PKK a threat to both Turkish and Kurdish citizens: PM Yıldırım

PKK a threat to both Turkish and Kurdish citizens: PM Yıldırım

PKK a threat to both Turkish and Kurdish citizens: PM Yıldırım

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The outlawed Kurdistan Workers’ Party (PKK) threatens both Turkish and Kurdish people, Prime Minister Binali Yıldırım has said, while accusing the Peoples’ Democratic Party (HDP) of failing to represent the interest of the Turkish nation.

“There is no problem with the Kurds or Kurdish citizens. But both Kurds and Turks have a problem with the PKK – separatist terror,” Yıldırım said in İzmir at an address to non-governmental organizations on April 12. There is now “tremendous change” in Turkey’s southeastern and eastern provinces, which had been the site of huge clashes between the PKK and Turkish forces, Yıldırım said.

“The effect of intimidation on people has been lifted, the fear has been lifted, the suppression has been lifted. With the Turkish flag in their hands, people are in the street condemning the terrorist organization. That is the real Turkey,” he said.

Yıldırım also criticized the HDP, which generally focuses on the Kurdish issue, for allegedly failing to represent the interests of the public.

“The HDP successfully emerged by saying that they would be the party of all of Turkey, rejecting any nationalism based on ethnicity or regionalism. People believed them, Kurdish people believed it, Turkish people believed it – everybody believed it and supported them because they were talking about the unity of Turkey. It was a new voice,” he said.

“But after June 7 [2015], we saw that the leaders of this party had no will [of their own]. Just after their statements, Kandil [PKK] made a correction. Eventually, they emerged saying ‘Kandil is behind us. Kandil will choke you with spit.’ They harmed the fraternity and honor of this country,” he said.

Yıldırım had previously stated that the 13 percent of the votes that the HDP received in the June 7, 2015, were a result of political pressure from the PKK, noting that the political turmoil in the country might result in manipulations at the ballot.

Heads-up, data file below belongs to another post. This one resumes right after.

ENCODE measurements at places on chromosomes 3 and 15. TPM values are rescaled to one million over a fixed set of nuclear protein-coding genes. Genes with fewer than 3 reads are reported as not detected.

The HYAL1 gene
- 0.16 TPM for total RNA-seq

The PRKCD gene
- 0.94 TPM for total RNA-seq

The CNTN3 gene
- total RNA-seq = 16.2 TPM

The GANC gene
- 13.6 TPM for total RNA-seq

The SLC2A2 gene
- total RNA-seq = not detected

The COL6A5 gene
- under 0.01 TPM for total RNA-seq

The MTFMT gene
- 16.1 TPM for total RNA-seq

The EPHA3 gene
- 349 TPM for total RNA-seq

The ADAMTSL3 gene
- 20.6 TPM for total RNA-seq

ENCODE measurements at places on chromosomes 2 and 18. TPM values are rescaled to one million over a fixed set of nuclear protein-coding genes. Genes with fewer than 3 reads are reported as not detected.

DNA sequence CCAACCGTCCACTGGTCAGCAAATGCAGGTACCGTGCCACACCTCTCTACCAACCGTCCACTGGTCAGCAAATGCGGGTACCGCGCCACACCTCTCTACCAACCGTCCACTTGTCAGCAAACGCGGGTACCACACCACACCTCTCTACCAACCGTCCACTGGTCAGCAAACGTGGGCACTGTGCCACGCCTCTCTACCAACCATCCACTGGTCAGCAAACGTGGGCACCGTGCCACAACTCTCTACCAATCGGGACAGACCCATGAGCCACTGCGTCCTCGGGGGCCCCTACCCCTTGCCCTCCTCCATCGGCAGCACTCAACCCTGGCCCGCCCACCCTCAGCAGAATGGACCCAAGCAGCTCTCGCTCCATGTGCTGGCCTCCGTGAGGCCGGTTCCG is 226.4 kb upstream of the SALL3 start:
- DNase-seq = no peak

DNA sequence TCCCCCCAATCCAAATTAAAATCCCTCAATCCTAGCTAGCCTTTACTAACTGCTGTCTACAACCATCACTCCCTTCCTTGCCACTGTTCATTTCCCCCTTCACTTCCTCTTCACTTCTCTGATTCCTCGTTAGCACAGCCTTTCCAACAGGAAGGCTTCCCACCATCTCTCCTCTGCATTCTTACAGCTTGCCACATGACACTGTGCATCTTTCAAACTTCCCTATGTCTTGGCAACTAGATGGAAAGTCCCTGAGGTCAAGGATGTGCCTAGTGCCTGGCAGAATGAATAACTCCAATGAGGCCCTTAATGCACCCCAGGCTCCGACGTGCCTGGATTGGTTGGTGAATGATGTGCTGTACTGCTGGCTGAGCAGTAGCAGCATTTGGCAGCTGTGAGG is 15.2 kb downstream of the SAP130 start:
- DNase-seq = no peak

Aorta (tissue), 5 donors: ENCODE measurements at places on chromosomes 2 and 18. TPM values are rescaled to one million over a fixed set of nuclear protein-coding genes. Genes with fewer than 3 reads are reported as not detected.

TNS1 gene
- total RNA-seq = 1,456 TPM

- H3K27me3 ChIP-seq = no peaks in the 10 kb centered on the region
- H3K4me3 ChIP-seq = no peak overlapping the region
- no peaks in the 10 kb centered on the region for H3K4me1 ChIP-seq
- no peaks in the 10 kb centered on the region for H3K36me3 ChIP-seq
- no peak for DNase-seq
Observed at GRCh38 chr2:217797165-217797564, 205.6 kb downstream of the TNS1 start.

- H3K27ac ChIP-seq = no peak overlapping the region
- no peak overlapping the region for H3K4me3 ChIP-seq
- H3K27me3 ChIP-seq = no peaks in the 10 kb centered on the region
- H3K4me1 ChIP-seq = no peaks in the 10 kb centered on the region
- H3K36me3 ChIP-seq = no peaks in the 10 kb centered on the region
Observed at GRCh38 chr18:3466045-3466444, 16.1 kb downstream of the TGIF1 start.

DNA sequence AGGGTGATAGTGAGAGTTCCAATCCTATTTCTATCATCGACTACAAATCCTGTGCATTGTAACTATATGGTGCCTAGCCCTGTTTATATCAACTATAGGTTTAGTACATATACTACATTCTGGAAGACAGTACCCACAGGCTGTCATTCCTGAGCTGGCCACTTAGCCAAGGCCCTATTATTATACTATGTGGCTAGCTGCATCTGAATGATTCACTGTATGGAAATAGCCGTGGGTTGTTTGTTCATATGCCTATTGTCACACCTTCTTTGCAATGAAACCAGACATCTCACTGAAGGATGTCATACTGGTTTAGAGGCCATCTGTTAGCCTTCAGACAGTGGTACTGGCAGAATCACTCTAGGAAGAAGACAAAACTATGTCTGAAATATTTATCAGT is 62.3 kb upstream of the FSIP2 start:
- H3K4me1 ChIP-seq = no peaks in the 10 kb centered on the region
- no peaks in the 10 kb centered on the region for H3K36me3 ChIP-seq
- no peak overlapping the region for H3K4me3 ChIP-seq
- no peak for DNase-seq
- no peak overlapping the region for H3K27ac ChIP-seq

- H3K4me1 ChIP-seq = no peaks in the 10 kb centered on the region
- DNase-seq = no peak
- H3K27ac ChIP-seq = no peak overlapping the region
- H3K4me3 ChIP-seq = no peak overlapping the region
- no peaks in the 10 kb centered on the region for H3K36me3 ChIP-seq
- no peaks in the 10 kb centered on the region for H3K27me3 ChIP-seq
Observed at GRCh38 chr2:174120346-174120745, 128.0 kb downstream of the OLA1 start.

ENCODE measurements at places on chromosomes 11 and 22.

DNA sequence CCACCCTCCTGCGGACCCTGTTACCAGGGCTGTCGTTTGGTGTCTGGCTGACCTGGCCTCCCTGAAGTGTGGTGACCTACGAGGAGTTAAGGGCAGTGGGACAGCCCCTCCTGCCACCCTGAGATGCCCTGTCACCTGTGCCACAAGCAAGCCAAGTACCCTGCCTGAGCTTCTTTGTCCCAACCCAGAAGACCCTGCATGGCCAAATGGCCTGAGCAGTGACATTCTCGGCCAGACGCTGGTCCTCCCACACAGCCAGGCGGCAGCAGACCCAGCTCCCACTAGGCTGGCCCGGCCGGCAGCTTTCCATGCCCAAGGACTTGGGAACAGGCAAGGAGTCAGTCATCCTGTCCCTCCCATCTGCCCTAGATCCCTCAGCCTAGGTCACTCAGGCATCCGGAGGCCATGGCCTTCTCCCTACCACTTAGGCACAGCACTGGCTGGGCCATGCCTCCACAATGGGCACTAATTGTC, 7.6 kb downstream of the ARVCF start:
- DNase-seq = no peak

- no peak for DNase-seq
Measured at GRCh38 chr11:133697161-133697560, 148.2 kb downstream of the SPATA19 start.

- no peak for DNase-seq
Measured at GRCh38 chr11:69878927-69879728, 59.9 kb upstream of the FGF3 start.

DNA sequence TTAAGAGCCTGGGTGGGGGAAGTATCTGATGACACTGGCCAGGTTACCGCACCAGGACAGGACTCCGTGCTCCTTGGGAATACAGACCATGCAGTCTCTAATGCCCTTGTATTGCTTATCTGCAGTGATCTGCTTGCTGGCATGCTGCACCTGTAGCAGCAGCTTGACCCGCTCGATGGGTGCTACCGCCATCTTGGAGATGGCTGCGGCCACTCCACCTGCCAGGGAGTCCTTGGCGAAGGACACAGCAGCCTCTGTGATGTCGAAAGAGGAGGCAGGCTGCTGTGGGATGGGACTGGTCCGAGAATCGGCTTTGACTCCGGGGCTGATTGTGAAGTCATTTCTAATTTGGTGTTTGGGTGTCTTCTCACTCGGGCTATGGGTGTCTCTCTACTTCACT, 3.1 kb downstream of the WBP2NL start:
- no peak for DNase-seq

“Remember what we went through on June 7 [2015 elections] when we could not ensure the safety of the polls and terrorist organizations changed the choices of the nation by use of threats, blackmail and oppression,” Yıldırım said April 10.

In the 2015 elections HDP gained 80 seats in the parliament, preventing the ruling Justice and Development Party (AKP) from gaining a parliamentary majority.

After five months of fruitless efforts to form a coalition government, Turkey went to another general election on Nov. 1, 2015.

“Our effort is to eliminate these separatists, to bring nations together, to bring east and west together,” he said.

Yıldırım also defended the constitutional amendments that will bring extensive changes to the executive system.

“The road to power will be open for those who embrace all of Turkey. But it will be closed for those who says ‘I am a separatist, I am a party of a certain region, I am a party which works for the power of certain ethnic groups.’ This road will be closed to separatism and discrimination,” he said.

“The only way to be a power in the new system is to ensure 50 + 1 percent of the votes,” he said, noting that that would only be possible by receiving votes from every region of the country.

“The power will be encompassing, including all colors in itself. Where is the bad in that?” he argued.